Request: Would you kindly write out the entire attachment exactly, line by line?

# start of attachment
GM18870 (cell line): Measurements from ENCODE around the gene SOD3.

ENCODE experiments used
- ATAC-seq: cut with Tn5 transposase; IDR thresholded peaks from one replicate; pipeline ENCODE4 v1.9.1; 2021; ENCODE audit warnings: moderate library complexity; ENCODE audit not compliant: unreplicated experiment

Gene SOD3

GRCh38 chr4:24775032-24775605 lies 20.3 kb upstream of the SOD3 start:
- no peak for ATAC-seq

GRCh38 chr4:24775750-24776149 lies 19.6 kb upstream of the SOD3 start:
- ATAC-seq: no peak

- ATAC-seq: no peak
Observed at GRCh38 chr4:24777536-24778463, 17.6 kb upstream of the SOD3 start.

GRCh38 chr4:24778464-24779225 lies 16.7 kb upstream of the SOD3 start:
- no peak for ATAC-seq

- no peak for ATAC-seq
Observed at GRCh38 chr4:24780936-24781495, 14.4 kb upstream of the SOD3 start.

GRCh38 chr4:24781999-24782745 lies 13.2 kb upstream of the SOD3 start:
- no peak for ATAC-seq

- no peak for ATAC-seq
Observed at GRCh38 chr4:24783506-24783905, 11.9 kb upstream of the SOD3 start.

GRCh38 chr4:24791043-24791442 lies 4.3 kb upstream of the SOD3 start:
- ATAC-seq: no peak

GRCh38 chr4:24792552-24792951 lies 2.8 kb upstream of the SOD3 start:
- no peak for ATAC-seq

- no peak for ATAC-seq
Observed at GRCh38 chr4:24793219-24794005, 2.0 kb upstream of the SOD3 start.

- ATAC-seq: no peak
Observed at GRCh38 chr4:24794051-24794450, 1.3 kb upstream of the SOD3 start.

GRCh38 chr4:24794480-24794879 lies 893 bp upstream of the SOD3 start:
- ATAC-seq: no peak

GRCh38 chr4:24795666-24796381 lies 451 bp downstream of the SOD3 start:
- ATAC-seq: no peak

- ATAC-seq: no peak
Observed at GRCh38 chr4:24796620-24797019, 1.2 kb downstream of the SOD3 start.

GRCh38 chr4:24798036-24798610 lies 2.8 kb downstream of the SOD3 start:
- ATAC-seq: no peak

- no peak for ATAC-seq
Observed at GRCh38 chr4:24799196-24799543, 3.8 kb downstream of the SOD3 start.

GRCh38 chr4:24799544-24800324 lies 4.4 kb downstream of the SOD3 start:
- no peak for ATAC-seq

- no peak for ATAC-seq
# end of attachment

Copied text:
GM18870 (cell line): Measurements from ENCODE around the gene SOD3.

ENCODE experiments used
- ATAC-seq: cut with Tn5 transposase; IDR thresholded peaks from one replicate; pipeline ENCODE4 v1.9.1; 2021; ENCODE audit warnings: moderate library complexity; ENCODE audit not compliant: unreplicated experiment

Gene SOD3

GRCh38 chr4:24775032-24775605 lies 20.3 kb upstream of the SOD3 start:
- no peak for ATAC-seq

GRCh38 chr4:24775750-24776149 lies 19.6 kb upstream of the SOD3 start:
- ATAC-seq: no peak

- ATAC-seq: no peak
Observed at GRCh38 chr4:24777536-24778463, 17.6 kb upstream of the SOD3 start.

GRCh38 chr4:24778464-24779225 lies 16.7 kb upstream of the SOD3 start:
- no peak for ATAC-seq

- no peak for ATAC-seq
Observed at GRCh38 chr4:24780936-24781495, 14.4 kb upstream of the SOD3 start.

GRCh38 chr4:24781999-24782745 lies 13.2 kb upstream of the SOD3 start:
- no peak for ATAC-seq

- no peak for ATAC-seq
Observed at GRCh38 chr4:24783506-24783905, 11.9 kb upstream of the SOD3 start.

GRCh38 chr4:24791043-24791442 lies 4.3 kb upstream of the SOD3 start:
- ATAC-seq: no peak

GRCh38 chr4:24792552-24792951 lies 2.8 kb upstream of the SOD3 start:
- no peak for ATAC-seq

- no peak for ATAC-seq
Observed at GRCh38 chr4:24793219-24794005, 2.0 kb upstream of the SOD3 start.

- ATAC-seq: no peak
Observed at GRCh38 chr4:24794051-24794450, 1.3 kb upstream of the SOD3 start.

GRCh38 chr4:24794480-24794879 lies 893 bp upstream of the SOD3 start:
- ATAC-seq: no peak

GRCh38 chr4:24795666-24796381 lies 451 bp downstream of the SOD3 start:
- ATAC-seq: no peak

- ATAC-seq: no peak
Observed at GRCh38 chr4:24796620-24797019, 1.2 kb downstream of the SOD3 start.

GRCh38 chr4:24798036-24798610 lies 2.8 kb downstream of the SOD3 start:
- ATAC-seq: no peak

- no peak for ATAC-seq
Observed at GRCh38 chr4:24799196-24799543, 3.8 kb downstream of the SOD3 start.

GRCh38 chr4:24799544-24800324 lies 4.4 kb downstream of the SOD3 start:
- no peak for ATAC-seq

- no peak for ATAC-seq